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YEMEN

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Yemen (Arabic: AL-Yaman), officially the Republic of Yemen (Arabic: al-Jumhuuriyya al-Yamaniyya) is a Middle Eastern country located on the Arabian Peninsula in Southwest Asia.

Yemen is the world's 49th-largest country (after France). It is comparable in size to Thailand, and somewhat larger than the U.S. state of California. Yemen is found at 15 N 48 E.

Yemen has a population of about 20 million people.

Yemen is bordered by Saudi Arabia to the North, the Red Sea to the West, the Arabian Sea and Gulf of Aden to the South, and Oman to the east.

Yemen's territory includes over 200 islands, the largest of which is Socotra, about 415 kilometres (260 miles) to the south of Yemen, off the coast of Somalia.

Yemen is the only republic on the Arabian penisula.

Yemen is one of the oldest centers of civilization in the world.

Between the ninth century BC and the sixth century AD, the Yemen was part of the Sabaean, Awsanian, Minaean, Qatabanian, Hadhramawtian, Himyarite, and some other kingdoms, which controlled the lucrative spice trade.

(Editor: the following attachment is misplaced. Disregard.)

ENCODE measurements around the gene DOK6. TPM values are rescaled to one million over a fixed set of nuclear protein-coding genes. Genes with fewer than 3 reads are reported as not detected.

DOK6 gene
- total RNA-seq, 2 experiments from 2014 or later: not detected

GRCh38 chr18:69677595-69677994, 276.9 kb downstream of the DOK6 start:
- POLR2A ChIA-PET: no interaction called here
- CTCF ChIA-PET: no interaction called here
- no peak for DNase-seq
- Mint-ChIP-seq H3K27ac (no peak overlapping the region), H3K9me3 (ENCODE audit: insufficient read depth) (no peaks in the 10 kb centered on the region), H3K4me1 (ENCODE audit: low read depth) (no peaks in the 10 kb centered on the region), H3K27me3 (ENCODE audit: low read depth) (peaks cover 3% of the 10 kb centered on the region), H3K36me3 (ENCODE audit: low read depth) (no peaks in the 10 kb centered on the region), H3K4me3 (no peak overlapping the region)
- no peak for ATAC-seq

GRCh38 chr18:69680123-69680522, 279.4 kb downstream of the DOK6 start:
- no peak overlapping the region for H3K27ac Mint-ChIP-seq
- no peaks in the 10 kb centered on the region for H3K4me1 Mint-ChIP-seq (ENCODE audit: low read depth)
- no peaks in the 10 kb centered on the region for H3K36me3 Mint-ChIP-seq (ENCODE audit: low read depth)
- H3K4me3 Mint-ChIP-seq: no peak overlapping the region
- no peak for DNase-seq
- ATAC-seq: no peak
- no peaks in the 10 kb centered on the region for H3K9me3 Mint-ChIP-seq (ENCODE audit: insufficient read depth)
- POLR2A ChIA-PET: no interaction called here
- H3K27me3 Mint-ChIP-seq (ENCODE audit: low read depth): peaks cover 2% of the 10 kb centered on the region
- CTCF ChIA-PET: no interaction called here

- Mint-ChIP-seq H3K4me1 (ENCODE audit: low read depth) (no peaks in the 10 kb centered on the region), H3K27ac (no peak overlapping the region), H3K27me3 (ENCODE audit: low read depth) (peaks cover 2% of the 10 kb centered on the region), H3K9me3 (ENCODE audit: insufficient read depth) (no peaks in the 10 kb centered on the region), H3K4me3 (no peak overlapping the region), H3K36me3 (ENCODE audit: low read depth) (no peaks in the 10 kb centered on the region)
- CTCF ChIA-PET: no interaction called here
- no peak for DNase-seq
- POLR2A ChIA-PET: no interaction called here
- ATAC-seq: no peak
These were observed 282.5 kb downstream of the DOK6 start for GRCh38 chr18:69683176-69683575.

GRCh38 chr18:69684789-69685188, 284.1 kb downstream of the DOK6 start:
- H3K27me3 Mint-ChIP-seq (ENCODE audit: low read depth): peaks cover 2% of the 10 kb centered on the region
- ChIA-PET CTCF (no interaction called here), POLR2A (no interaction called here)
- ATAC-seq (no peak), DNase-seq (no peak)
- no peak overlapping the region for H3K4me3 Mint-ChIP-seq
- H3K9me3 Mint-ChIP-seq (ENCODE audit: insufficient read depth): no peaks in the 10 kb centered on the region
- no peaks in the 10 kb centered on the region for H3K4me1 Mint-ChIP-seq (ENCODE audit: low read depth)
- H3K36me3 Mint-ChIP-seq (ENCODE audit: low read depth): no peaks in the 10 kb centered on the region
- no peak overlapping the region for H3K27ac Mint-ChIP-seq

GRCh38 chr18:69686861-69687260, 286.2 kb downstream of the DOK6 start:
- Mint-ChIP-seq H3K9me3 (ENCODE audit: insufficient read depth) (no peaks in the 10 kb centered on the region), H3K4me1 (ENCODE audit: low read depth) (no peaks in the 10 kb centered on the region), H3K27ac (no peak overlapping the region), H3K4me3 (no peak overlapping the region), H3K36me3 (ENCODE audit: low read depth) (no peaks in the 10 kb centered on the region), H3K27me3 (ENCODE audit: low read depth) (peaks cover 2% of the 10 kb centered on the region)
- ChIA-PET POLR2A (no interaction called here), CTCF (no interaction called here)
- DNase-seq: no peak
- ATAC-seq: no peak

Yemen was known to the Ancient Romans as Arabia Felix ("Happy Arabia") because of the riches its trade generated. Augustus Caesar attempted to annex it, but the expedition failed. The Ethiopian Kingdom of Aksum annexed Yemen by around 520, and it was subsequently taken by the Sassanids Persians around 570.

Yemen industries include: crude oil production and petroleum refining; small-scale production of cotton textiles and leather goods; food processing; handicrafts; small aluminum products factory; cement; commercial ship repair.

Yemen agricultural products include: grain, fruits, vegetables, pulses, qat, coffee, cotton; dairy products, livestock (sheep, goats, cattle, camels), poultry; fish

Zabid was the capital of Yemen from the 13th to the 15th century.